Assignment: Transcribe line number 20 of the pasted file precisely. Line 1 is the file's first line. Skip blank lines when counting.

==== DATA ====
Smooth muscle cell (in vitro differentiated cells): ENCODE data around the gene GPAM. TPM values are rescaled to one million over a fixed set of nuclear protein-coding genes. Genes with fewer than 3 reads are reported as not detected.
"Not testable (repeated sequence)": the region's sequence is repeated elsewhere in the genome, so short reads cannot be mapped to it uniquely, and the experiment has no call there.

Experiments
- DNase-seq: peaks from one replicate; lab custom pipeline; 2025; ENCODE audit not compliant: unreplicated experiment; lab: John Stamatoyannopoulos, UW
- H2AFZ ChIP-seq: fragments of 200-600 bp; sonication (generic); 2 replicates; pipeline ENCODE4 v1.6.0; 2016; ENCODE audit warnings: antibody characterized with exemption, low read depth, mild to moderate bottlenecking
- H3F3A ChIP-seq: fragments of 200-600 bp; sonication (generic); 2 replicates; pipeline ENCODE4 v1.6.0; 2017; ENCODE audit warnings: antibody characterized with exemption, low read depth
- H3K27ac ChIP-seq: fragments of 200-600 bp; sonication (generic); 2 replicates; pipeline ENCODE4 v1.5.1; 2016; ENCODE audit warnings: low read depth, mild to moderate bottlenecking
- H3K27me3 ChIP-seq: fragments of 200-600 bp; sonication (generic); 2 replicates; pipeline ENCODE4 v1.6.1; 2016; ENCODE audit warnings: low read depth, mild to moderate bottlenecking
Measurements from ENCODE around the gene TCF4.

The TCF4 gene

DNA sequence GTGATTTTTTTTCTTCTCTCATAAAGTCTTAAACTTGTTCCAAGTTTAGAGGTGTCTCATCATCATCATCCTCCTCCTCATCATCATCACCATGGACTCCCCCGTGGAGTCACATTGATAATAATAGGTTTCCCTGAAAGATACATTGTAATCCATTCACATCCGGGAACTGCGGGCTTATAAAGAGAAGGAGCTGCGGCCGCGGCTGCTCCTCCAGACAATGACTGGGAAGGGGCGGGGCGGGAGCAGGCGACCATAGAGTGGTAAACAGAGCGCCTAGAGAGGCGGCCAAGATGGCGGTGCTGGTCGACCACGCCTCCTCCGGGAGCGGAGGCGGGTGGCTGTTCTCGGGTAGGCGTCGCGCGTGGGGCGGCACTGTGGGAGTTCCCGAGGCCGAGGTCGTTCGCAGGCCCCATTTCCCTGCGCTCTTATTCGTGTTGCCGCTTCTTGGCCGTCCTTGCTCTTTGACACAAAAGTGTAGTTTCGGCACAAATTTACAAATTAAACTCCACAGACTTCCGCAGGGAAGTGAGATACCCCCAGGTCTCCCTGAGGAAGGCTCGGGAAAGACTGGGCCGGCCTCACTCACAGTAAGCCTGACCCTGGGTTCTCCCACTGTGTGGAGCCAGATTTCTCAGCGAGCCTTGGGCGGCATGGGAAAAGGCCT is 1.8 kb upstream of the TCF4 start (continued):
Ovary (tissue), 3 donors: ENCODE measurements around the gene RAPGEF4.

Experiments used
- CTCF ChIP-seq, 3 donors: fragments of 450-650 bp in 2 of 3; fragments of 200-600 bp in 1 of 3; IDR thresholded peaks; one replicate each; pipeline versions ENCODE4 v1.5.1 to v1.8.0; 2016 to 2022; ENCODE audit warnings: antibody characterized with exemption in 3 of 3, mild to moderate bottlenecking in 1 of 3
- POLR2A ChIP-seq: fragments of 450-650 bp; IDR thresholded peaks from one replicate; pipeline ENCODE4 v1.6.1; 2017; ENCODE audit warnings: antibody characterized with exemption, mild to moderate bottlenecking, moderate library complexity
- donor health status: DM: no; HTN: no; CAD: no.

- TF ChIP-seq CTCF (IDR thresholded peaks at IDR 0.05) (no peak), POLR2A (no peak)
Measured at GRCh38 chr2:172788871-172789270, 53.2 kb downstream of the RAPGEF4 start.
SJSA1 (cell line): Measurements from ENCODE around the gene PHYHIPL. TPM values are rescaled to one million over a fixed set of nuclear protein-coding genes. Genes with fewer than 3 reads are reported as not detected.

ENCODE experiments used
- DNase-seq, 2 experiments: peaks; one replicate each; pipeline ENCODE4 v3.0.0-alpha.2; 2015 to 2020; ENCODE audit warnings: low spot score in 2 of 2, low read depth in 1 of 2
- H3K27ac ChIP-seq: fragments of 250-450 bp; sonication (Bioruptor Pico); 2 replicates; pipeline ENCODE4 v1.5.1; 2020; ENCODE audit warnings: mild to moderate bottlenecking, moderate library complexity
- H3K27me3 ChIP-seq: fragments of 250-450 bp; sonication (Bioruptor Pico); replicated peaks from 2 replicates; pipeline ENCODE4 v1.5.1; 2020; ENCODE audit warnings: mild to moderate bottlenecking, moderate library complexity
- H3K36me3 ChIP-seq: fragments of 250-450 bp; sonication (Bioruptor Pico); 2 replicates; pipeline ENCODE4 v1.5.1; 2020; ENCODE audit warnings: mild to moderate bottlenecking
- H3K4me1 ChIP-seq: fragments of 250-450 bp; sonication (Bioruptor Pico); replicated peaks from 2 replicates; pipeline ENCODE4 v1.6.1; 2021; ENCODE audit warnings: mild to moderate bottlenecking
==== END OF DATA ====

ENCODE experiments used